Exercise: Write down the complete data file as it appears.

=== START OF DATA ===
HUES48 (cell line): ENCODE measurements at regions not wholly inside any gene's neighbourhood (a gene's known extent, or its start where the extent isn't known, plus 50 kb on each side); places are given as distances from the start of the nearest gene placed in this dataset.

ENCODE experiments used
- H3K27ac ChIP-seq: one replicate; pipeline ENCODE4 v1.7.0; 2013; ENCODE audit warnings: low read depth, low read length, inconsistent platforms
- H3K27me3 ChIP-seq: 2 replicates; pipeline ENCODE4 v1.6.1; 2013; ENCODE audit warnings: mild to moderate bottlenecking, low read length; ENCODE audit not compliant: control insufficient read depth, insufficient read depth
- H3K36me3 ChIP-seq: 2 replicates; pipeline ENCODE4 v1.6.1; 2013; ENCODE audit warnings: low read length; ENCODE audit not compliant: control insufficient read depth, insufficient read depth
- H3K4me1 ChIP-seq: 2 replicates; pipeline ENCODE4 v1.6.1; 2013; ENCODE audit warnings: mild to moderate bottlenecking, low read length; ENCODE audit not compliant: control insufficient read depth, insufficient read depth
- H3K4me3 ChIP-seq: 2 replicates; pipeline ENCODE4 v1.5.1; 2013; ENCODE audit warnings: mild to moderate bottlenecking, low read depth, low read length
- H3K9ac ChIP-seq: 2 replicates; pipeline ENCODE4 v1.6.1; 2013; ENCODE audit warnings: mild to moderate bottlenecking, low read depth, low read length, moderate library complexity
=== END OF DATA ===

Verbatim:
HUES48 (cell line): ENCODE measurements at regions not wholly inside any gene's neighbourhood (a gene's known extent, or its start where the extent isn't known, plus 50 kb on each side); places are given as distances from the start of the nearest gene placed in this dataset.

ENCODE experiments used
- H3K27ac ChIP-seq: one replicate; pipeline ENCODE4 v1.7.0; 2013; ENCODE audit warnings: low read depth, low read length, inconsistent platforms
- H3K27me3 ChIP-seq: 2 replicates; pipeline ENCODE4 v1.6.1; 2013; ENCODE audit warnings: mild to moderate bottlenecking, low read length; ENCODE audit not compliant: control insufficient read depth, insufficient read depth
- H3K36me3 ChIP-seq: 2 replicates; pipeline ENCODE4 v1.6.1; 2013; ENCODE audit warnings: low read length; ENCODE audit not compliant: control insufficient read depth, insufficient read depth
- H3K4me1 ChIP-seq: 2 replicates; pipeline ENCODE4 v1.6.1; 2013; ENCODE audit warnings: mild to moderate bottlenecking, low read length; ENCODE audit not compliant: control insufficient read depth, insufficient read depth
- H3K4me3 ChIP-seq: 2 replicates; pipeline ENCODE4 v1.5.1; 2013; ENCODE audit warnings: mild to moderate bottlenecking, low read depth, low read length
- H3K9ac ChIP-seq: 2 replicates; pipeline ENCODE4 v1.6.1; 2013; ENCODE audit warnings: mild to moderate bottlenecking, low read depth, low read length, moderate library complexity